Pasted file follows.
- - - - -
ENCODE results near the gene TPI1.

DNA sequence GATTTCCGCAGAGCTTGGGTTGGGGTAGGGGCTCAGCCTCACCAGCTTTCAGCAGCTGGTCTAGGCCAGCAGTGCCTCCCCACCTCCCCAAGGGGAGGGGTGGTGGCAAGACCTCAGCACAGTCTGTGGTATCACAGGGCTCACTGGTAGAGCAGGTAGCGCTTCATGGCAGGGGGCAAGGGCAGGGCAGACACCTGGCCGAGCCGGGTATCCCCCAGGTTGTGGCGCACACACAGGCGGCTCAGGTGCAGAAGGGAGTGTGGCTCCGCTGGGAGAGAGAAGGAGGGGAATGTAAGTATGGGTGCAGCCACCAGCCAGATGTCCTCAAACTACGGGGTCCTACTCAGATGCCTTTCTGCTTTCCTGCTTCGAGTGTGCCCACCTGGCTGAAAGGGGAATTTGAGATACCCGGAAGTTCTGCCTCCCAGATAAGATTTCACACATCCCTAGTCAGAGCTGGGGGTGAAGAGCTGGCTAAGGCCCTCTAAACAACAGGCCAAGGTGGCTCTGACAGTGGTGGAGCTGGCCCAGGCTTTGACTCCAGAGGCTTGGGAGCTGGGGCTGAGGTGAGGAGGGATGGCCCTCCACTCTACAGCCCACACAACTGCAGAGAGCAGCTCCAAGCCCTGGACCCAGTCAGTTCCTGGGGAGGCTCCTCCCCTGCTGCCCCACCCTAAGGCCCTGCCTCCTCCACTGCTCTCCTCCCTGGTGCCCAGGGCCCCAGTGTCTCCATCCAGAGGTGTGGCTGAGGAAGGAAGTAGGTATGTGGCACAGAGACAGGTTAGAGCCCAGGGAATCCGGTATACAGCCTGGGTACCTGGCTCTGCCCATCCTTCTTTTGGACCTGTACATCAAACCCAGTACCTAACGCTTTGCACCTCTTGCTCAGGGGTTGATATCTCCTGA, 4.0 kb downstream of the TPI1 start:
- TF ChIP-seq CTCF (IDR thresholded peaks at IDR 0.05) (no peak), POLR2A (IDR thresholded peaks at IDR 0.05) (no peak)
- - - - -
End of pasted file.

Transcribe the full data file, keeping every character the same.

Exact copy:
ENCODE results near the gene TPI1.

DNA sequence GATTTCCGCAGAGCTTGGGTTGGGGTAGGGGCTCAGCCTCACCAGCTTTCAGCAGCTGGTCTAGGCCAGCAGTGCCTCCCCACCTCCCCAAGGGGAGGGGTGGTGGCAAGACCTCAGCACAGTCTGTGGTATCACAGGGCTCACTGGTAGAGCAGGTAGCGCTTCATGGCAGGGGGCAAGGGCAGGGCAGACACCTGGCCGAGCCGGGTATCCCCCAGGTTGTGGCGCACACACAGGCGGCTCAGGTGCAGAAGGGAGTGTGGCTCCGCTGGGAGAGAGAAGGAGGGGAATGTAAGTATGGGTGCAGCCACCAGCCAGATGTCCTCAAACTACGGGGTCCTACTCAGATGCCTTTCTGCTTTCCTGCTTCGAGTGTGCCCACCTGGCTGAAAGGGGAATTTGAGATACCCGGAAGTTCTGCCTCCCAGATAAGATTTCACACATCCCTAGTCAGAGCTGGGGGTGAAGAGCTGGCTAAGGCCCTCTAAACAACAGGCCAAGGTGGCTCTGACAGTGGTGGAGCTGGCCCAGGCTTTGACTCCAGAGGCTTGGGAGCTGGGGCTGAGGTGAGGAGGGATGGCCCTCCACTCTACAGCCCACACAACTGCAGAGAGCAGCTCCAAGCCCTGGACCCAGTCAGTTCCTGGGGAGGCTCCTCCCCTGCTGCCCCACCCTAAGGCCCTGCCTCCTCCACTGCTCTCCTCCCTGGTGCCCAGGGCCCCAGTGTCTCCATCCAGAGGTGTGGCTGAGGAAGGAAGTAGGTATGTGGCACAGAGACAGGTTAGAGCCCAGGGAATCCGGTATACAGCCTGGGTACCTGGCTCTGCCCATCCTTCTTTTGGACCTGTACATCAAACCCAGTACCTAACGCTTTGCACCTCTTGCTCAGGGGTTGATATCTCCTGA, 4.0 kb downstream of the TPI1 start:
- TF ChIP-seq CTCF (IDR thresholded peaks at IDR 0.05) (no peak), POLR2A (IDR thresholded peaks at IDR 0.05) (no peak)